The elders of the Makuxi people say that, in ancient times, Surarî’ was abandoned in the forest by a hunter. Missing him, Surarî’ became a human and decided to go up to the skies after his master. For this, he asked a small hawk to help him, and the bird took him on its back. When he got there, Surarî’ transformed himself once more, acquiring the body of a star. Thereafter he became responsible for bringing the rain and to remember that, after the time of drought, there would still be another possible time, that of water.
In the Makuxi language Surarî’ is the word for moquém, a wooden frame used to dehydrate and smoke meat. The technique of moquear, a way to preserve food and facilitate its transport from where it was hunted and fished to the villages, is well suited for thinking about the transit of supplies and knowledge that cross not only different spaces, but also different worlds – transits that constitute the movements of contemporary Indigenous art. The rain caused by Surarî’ is a way of conceiving the doings of Indigenous artists as a vehicle between distinct temporalities and a way of producing and actualizing relations.
Moquém_Surarî: Contemporary Indigenous Art presents works by 34 Indigenous artists that embody transformations, visual translations of their cosmologies and narratives, making present the temporal depth on which their practices are based. The works attest that the time of contemporary Indigenous art is not hostage to the past. Ancestry is mobilized in the present, reconfiguring enunciative positions and power relations to produce other forms of encounter between worlds not based on colonial extractivisms.
Text in Guarani
Nhanerentarã mboe tuja kue’i Makuxi omombe’u, ymã guare, Surari ́manje hejaa ráka’e ka’aguyre peteĩ ika’aguy va’egui. Há’e oexa nga’u vyma hera reré vy, Surari ́onhembo jera nhande ramivy ojeupi yvare oja rakygue. Há’e ramia guã ma, oikontevẽ raka’e guyraũ re vy há’e ogueraa raka’e okupere. Há’epy ovaẽ ramo, Surari ́ onhembojera jevy, há’e ojeapo ovyvyma Jaxy tatá rami. ojeapó opyta oky reruarã há’e ndaexarai,ary piru,há’egui oiko ju va’erã ary ,yy.
Surarî há’e Makuxi ayvu py omoẽ nonde moquém, monhimbe’i omo mbirú aguã xo’ó. Ojapo kuaa nhimbe’i marã tembi’u ivaipa he ‘y aguã há’e okueraa porã ve aguã oikoagui ogueraa xo’ó pira ro’ó tekoapy, kova’ema ĩporã nhemongueta marupipá nhemoĩ porã ta arandu jeyvaxa oiny ramo mamo mamoguipá jeupity há’e Joagui he’ỹ yvyrupa -marupipá jereraa ta nhande kuery ojapo mba’emo ãy guigua nhande kuery gui. Okyma ojejorá Surari’guima vy oexauka marupipá nhetyrô heravy vyma nhande kuery Imbavyky heravy ma mba’eyru aygui guara rami jereraa heravyma opyta ha ́e virami oin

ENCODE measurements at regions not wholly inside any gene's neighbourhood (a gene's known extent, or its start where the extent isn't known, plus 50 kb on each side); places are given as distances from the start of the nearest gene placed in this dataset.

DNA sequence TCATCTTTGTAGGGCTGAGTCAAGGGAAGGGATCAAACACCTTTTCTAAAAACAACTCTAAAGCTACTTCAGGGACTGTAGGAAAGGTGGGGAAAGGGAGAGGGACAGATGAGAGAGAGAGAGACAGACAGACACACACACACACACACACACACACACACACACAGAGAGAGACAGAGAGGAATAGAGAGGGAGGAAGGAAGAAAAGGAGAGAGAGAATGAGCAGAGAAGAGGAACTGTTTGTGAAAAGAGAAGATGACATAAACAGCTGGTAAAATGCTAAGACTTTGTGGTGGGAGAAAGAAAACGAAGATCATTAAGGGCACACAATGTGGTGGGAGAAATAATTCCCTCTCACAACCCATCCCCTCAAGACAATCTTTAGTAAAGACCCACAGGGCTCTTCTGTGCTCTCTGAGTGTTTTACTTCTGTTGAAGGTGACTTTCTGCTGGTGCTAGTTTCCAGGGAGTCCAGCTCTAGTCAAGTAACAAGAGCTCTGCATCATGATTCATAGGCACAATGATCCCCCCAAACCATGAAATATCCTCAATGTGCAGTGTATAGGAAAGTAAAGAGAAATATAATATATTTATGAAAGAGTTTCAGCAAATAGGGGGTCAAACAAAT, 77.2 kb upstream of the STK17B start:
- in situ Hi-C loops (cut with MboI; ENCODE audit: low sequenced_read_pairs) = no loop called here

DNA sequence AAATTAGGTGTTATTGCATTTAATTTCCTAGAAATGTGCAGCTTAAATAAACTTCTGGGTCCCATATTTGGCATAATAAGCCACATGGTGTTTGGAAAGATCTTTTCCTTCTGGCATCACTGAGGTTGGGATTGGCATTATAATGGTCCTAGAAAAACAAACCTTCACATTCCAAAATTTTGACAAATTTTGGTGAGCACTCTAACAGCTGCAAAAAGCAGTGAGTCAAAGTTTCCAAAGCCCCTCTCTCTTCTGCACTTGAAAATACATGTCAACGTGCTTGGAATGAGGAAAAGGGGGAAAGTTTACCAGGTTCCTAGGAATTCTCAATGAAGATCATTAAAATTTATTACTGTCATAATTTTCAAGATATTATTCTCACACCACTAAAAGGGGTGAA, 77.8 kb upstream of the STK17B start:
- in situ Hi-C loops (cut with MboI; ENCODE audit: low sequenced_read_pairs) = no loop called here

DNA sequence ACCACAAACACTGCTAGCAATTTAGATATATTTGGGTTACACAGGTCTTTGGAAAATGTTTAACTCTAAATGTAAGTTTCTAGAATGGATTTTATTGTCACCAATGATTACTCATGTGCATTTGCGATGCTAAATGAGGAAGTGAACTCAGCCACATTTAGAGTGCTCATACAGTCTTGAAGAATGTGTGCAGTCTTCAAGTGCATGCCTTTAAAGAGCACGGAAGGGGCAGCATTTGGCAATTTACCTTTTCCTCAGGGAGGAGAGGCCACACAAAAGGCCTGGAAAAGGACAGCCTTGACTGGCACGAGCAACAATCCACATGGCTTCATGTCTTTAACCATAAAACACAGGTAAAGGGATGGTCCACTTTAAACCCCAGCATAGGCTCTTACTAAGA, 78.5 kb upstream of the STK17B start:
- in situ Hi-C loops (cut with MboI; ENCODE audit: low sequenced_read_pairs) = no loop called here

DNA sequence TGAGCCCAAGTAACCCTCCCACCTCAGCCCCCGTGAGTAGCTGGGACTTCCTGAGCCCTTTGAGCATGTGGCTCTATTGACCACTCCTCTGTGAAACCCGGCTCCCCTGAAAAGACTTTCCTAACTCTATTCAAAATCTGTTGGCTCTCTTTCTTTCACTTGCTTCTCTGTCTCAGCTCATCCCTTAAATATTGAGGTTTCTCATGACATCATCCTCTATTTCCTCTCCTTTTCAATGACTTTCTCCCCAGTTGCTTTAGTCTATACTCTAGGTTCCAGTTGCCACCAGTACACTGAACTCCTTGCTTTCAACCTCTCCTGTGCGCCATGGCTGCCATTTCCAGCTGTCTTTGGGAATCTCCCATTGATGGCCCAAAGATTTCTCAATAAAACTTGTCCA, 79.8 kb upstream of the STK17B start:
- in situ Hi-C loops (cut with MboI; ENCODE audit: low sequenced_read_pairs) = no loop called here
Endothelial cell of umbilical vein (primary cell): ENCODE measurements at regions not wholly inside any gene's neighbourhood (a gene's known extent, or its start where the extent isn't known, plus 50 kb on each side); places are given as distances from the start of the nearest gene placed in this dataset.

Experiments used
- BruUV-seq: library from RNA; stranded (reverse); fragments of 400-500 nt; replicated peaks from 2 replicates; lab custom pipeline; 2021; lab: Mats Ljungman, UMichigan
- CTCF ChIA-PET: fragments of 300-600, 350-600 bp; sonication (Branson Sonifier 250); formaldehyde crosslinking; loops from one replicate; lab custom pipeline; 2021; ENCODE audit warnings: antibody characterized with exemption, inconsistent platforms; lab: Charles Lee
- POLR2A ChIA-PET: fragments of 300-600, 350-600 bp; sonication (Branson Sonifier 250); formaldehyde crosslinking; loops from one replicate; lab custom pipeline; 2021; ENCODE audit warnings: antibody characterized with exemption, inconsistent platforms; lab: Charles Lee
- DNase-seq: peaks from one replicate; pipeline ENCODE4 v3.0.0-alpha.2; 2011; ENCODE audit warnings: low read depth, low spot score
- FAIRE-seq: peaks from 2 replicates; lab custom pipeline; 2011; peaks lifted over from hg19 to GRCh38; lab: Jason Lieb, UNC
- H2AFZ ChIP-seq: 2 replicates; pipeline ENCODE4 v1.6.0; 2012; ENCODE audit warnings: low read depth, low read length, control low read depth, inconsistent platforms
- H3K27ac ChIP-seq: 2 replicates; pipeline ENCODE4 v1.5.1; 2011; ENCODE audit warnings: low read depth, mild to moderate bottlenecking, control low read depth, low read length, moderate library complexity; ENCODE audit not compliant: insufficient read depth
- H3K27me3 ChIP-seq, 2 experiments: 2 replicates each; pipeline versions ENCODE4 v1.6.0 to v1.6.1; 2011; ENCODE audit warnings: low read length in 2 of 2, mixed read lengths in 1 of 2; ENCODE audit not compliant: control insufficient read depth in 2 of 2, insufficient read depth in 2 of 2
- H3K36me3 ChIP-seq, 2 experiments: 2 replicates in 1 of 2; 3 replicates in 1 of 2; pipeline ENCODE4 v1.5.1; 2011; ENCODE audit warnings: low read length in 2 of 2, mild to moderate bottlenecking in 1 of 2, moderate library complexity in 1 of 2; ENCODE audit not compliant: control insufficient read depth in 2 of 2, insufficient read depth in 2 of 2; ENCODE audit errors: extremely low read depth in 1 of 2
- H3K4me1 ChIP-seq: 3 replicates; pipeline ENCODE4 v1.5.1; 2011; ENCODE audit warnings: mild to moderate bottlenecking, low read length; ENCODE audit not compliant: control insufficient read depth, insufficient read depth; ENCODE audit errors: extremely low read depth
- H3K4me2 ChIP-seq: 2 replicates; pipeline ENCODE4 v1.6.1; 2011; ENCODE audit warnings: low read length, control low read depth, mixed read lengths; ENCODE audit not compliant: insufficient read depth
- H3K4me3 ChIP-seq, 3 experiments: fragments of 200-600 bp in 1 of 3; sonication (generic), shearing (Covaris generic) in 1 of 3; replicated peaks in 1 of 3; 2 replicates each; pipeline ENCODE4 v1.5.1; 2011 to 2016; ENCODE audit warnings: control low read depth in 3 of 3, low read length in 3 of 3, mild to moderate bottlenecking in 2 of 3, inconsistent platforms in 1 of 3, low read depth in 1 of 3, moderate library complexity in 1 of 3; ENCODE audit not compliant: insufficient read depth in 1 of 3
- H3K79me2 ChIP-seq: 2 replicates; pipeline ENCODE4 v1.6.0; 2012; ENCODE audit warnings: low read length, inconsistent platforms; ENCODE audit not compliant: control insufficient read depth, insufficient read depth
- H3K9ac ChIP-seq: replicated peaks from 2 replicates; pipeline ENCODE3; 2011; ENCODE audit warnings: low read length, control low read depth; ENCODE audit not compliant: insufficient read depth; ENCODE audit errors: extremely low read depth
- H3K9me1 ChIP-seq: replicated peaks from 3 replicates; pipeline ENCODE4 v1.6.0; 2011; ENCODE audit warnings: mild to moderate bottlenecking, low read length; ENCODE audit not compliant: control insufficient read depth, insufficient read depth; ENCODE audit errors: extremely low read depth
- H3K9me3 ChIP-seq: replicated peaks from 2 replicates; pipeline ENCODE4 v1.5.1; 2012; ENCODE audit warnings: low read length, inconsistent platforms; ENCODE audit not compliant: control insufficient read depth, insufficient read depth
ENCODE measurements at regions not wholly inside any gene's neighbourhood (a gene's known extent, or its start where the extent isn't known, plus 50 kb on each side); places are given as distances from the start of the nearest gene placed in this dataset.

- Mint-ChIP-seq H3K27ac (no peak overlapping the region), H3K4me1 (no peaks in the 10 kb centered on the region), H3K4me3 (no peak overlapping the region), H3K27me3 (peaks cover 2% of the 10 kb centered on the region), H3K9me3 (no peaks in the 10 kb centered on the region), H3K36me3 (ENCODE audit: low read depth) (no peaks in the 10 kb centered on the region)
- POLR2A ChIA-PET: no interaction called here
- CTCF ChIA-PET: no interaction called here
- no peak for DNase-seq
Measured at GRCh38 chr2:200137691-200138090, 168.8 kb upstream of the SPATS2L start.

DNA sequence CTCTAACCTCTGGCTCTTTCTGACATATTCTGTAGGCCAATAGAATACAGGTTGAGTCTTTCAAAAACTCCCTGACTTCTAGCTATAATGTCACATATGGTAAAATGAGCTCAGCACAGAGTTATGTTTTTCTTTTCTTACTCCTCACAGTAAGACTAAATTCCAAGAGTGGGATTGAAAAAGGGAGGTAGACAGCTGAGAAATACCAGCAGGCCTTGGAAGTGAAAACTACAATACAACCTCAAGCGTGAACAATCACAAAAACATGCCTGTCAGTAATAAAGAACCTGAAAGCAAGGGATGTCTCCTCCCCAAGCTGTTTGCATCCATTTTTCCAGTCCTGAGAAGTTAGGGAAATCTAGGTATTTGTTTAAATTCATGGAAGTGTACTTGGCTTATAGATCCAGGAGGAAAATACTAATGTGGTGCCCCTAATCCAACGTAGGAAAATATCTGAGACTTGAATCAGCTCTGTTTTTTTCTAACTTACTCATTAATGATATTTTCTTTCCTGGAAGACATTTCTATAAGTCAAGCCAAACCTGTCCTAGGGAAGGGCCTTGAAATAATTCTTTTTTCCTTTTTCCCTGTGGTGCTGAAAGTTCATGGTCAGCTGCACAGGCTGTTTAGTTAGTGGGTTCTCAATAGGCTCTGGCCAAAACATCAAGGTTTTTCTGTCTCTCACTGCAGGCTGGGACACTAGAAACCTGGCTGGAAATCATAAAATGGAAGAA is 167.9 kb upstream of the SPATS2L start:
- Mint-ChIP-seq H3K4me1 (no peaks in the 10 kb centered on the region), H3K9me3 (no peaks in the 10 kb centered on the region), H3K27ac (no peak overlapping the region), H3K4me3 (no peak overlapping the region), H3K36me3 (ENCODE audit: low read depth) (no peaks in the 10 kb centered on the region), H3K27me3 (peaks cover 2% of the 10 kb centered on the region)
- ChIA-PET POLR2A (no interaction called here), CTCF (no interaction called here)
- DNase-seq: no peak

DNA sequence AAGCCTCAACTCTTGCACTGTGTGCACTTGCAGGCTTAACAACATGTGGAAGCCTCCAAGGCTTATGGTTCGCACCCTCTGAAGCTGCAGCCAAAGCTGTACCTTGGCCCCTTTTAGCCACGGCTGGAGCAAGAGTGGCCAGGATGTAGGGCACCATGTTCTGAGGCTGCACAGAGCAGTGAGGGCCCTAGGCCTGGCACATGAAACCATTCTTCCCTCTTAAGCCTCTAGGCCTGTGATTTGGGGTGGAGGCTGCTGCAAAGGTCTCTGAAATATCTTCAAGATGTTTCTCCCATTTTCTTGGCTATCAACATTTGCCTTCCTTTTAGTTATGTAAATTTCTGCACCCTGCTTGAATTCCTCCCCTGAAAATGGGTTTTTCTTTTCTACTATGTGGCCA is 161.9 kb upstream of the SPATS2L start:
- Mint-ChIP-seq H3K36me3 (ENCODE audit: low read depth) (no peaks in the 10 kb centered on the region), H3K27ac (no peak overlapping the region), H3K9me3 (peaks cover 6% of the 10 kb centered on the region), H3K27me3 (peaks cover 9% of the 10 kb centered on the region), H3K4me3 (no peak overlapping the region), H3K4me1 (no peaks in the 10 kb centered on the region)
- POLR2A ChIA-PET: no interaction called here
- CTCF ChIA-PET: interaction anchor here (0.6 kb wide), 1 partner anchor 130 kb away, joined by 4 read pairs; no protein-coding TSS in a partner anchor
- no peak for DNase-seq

Moquém Surari`: nhande mbavyky ma aygui gua peteĩ rã oĩ mba’eapó 34 imbavyky va’e nhande kuery omo in nhembojerá, jaexa vy ryve jaikuaa heravya guã jexaka gueroayvu, há’e omboete nhembojaru pygua he’y ãy guigua teim jeapo riae, nhembavykyma ije araguyjere hare nhande kuery ãy guigua onhemboty uká ymãre’ȳ ymã guare ma mombyta ãy varã, omoim heravyma ombojekó peteĩ hendapy mba’e kuaa omombe’u peteĩ rupi aguã vyma nhevain tĩ koo yvy javeré nonhe moingoi onhembojeká yvy mboae guigua kuery gui.
Jaider Esbell curator
Paula Berbert curatorial assistant
Pedro de Niemeyer Cesarino consultant
About the curator
Born in the region that is today demarcated as the Raposa Serra do Sol Indigenous Territory, Jaider Esbell is among the leading figures of the movement that is seeking to consolidate contemporary indigenous art in Brazil. He works in multiple fronts and in an interdisciplinary way — as artist, curator, writer, educator, activist, and cultural promoter and catalyst.
In addition to the exhibition at MAM’s main building, the show will feature a series of video testimonies by seven artists from Roraima, which will be released throughout the exhibition period on the museum’s digital channels, as well as an extensive educational program, including workshops and live streams with the artists on topics such as art and shamanism, indigenous peoples and the history of art in Brazil, and the strength of indigenous women in the arts.
Towards the end of the exhibition, MAM will publish a catalog, bringing together texts by critics and essays by artists.
Full list of artists
Ailton Krenak | Amazoner Arawak | Antonio Brasil Marubo | Arissana Pataxó | Armando Mariano Marubo | Bartô | Bernaldina José Pedro | Bu’ú Kennedy | Carlos Papá | Carmézia Emiliano | Charles Gabriel | Daiara Tukano | Dalzira Xakriabá | Davi Kopenawa | Denilson Baniwa | Diogo Lima | Elisclésio Makuxi | Fanor Xirixana | Gustavo Caboco | Isael Maxakali
Isaiais Miliano | Jaider Esbell | Joseca Yanomami | Luiz Matheus | MAHKU | Mario Flores Taurepang | Nei Leite Xakriabá | Paulino Joaquim Marubo | Rita Sales Huni Kuin | Rivaldo Tapyrapé | Sueli Maxakali | Vernon Foster | Yaka Huni Kuin | Yermollay Caripoune
Moquém_Surarî: arte indígena contemporânea [Moquém_Surarî: Contemporary Indigenous Art]
Venue: Museu de Arte Moderna de São Paulo
Curator: Jaider Esbell
Assistant Curator: Paula Berbert
Consultant: Pedro Cesarino
Exhibition period: September 4 to November 28
Address: Parque Ibirapuera (av. Pedro Álvares Cabral, s/nº – Portões 1 e 3)
Opening hours: Tuesday to Sunday, from 10 am to 6 pm (tickets sold up until 5:30 pm)
Phone: 55 11 5085 1300
Tickets: Free admission, with suggested contribution Visits must be schedule in advance.
Tickets available online www.mam.org.br/ingresso
Accessible for persons with disability